In May 2018 we held our 4th annual Innovate ELT conference. As always, we were excited to see a such a wide range of voices from different areas of the industry – including learners, teachers, managers, EdTech developers, publishers, writers and more. When so many perspectives get together, conversations turn into ideas and ideas spark real innovations.
The theme of “Fun?! Delight and Struggle in ELT” explored whether fun is a positive thing for learners. We also talked about why students need to encounter struggle and meet challenges when they are learning – and what this means for their motivation and engagement.
The pre-conference training event with ITN Productions
Our pre-conference event offered attendees the chance to take part in two four-hour training sessions. The first workshop “Making Effective Use of Video in ELT” was led by ITN Productions in collaboration with our team at ELTjam and the second “Exploring Group Dynamics” was led by Duncan Foord and Anna Stubbs from OxfordTEFL.
The ITN Productions workshop started off by looking at how video has been used in language education in the past and then went into the video production process and what makes effective use of video in education.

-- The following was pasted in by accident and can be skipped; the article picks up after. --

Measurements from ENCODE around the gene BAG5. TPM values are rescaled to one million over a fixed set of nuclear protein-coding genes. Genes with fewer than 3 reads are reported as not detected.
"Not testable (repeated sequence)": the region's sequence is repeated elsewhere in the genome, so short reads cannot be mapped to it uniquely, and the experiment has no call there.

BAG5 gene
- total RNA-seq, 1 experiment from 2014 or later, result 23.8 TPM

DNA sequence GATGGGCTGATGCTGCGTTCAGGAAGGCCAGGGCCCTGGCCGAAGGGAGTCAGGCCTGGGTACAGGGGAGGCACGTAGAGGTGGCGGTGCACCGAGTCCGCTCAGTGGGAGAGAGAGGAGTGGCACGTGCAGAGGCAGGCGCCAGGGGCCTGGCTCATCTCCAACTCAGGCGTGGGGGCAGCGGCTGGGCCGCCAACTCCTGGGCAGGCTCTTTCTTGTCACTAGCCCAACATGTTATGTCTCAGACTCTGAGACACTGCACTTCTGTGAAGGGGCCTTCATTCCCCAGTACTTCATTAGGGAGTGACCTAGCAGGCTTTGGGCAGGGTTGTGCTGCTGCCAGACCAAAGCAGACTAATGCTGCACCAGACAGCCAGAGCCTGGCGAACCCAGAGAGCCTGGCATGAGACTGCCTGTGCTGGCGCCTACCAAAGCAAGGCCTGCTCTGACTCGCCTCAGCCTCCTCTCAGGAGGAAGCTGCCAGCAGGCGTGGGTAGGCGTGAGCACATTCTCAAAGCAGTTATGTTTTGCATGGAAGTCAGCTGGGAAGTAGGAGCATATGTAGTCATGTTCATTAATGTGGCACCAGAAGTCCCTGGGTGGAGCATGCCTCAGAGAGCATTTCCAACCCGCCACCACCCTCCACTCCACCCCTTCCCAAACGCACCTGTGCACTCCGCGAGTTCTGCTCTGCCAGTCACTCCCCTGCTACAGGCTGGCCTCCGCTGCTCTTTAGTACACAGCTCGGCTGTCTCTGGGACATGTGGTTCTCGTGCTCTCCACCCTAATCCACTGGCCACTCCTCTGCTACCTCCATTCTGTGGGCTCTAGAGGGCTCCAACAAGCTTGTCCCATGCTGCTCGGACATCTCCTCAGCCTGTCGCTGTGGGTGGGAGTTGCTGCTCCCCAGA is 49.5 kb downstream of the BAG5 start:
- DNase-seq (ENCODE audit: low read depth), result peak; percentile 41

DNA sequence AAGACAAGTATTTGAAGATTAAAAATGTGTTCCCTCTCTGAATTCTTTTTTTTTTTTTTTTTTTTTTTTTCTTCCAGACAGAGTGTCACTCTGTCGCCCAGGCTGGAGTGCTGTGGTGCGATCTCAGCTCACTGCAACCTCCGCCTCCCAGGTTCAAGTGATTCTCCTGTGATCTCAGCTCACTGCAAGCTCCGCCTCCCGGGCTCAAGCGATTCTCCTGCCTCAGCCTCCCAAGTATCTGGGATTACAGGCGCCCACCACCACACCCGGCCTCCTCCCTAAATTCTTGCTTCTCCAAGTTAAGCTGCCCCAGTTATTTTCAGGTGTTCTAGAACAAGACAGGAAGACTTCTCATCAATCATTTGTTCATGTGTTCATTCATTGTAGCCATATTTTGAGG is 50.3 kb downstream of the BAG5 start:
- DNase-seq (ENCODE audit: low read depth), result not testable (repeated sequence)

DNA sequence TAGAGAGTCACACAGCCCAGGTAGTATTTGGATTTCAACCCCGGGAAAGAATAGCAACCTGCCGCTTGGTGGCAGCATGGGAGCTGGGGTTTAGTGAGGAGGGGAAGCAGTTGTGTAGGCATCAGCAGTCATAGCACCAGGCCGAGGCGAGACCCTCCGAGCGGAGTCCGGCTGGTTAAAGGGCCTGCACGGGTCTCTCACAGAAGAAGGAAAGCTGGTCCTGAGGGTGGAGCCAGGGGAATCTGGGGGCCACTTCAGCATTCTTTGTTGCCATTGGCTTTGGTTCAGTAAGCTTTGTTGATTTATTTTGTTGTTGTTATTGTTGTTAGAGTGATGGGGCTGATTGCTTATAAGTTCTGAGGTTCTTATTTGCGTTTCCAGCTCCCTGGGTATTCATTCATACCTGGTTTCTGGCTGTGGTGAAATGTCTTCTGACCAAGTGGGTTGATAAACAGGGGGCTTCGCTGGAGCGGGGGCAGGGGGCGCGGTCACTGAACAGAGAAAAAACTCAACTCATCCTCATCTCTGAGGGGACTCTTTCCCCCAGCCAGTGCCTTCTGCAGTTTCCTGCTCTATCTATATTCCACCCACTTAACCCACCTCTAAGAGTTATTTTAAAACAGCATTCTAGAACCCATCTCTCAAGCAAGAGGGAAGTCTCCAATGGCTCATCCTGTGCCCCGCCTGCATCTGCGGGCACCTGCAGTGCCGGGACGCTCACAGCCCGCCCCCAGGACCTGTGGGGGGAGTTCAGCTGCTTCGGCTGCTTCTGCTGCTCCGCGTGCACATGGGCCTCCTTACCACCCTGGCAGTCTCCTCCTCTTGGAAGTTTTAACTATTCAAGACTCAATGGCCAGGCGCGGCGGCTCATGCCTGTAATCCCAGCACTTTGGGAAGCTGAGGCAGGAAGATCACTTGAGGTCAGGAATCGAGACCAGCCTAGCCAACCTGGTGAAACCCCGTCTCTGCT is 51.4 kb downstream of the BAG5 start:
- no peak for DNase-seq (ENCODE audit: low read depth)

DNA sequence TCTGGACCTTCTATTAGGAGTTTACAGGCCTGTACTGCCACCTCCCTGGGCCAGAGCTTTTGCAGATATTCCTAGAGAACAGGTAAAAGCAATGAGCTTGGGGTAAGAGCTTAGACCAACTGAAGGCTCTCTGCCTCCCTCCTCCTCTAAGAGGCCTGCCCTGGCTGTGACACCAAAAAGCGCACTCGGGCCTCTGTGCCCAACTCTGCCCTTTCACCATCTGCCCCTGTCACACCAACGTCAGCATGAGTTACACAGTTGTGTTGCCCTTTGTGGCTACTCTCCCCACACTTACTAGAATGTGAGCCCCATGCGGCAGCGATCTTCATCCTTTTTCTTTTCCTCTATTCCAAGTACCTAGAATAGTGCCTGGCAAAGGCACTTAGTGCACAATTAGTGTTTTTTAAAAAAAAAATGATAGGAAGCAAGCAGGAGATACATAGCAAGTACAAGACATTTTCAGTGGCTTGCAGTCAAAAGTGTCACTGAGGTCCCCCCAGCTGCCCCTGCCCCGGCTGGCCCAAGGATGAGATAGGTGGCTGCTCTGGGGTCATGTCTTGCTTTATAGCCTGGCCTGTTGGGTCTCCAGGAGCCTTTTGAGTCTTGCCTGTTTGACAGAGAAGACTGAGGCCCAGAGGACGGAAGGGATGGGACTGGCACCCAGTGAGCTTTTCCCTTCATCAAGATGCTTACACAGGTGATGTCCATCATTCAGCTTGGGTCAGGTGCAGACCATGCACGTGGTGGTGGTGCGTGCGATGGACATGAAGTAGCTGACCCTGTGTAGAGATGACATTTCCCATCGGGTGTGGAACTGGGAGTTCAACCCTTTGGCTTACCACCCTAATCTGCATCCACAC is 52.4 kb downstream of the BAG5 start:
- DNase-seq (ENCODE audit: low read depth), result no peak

In the second half of the the session we looked at tools and resources for teachers and content creators. We then finished with some practical ideas for creating activities and lesson plans using video which teachers could start using in their classes immediately.
Watch the video below and learn about the 5 tips for using video in ELT
To summarise, the five key questions you need to ask when choosing a video are:
1. What impact does it have on the learners?
It’s important to think about our pedagogical aims and how the video will be received by your class. We also need to think about how videos move our students towards a learning objective, as well as how the learners are likely to interact and engage with the content.
2. Is it appropriate for your class?
We also have to be very careful about selecting videos that are well-targeted to classes and individual students. Ideally, a video should be between 3 and 5 minutes in length, it should be age and culture appropriate, and it should also match our learners’ interests.
3. Is it a good video?
This is something every teacher will have to judge for themselves, but for the most part, videos should stand up as an interesting film in their own right, so ask yourself – would I watch this if it wasn’t an specifically built for ELT?
4. Can I use it?
Teachers and publishers also need to consider whether they have the right
s to use the videos they plan to show and are not infringing any copyright laws, legally or morally (i.e. ask!)
5. Am I experimenting?
Finally, it’s important to keep things fresh, to experiment and try new things. Think about how to use different styles of videos in different ways, with new types of activities and varied objectives.
If you would like to know more about using videos in class, or even producing your own educational video content and activities, contact ITN Education for more information: dan.mills@ITNproductions.com